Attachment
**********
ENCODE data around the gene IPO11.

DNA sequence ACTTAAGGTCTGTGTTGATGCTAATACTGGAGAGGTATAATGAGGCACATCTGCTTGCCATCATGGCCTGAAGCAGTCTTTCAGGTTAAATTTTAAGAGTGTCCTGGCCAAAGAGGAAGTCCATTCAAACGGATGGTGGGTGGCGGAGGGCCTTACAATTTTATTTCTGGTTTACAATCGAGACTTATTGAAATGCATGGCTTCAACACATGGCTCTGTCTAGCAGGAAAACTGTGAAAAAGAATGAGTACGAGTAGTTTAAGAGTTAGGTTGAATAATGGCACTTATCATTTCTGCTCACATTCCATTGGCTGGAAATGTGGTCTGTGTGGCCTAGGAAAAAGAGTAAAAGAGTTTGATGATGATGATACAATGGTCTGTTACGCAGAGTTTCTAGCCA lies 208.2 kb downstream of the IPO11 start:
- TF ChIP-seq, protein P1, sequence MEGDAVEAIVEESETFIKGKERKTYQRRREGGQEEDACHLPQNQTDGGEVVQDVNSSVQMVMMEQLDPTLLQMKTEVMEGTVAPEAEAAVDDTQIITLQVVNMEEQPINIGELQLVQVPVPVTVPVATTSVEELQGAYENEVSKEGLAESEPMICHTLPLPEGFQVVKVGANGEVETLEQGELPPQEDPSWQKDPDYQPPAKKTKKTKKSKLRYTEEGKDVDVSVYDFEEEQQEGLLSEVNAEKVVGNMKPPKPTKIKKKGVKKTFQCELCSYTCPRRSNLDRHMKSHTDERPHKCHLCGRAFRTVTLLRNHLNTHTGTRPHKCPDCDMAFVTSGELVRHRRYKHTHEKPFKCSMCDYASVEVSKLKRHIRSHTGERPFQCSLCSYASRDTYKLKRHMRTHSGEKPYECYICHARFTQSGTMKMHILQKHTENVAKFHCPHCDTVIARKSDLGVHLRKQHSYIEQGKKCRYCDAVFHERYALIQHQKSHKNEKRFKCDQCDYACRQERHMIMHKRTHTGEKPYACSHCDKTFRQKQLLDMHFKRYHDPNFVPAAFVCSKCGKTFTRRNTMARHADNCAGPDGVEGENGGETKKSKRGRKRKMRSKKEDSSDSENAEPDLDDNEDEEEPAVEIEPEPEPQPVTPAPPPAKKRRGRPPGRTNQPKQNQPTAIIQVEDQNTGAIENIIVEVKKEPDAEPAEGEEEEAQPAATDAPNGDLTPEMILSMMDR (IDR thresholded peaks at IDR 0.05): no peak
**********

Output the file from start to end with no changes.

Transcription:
ENCODE data around the gene IPO11.

DNA sequence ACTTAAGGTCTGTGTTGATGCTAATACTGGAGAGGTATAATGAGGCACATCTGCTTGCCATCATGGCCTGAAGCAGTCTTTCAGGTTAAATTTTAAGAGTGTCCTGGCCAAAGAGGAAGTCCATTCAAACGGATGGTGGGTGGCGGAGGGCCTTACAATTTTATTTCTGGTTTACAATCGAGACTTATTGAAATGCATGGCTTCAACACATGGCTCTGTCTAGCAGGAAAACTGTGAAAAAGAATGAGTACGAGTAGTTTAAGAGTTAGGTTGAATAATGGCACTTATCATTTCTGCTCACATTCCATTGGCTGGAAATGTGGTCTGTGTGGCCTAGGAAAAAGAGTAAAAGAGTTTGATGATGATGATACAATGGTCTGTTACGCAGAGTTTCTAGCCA lies 208.2 kb downstream of the IPO11 start:
- TF ChIP-seq, protein P1, sequence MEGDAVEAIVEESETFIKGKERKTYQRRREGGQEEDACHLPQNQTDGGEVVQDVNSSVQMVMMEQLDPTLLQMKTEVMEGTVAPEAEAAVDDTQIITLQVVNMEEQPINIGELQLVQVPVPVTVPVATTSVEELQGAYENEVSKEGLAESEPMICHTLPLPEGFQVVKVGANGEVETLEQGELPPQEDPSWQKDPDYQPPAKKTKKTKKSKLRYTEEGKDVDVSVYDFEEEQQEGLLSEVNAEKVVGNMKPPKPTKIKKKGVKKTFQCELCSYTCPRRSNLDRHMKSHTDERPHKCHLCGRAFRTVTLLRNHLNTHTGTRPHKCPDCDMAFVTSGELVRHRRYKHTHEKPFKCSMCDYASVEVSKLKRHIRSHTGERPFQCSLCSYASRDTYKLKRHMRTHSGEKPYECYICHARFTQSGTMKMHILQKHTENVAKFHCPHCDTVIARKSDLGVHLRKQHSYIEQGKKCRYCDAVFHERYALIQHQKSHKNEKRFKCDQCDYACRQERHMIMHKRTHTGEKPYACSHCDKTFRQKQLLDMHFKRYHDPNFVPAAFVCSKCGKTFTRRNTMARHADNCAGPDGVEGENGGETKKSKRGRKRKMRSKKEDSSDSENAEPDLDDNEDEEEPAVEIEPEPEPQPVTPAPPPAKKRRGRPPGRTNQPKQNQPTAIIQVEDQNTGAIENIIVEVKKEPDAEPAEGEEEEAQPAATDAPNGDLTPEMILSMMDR (IDR thresholded peaks at IDR 0.05): no peak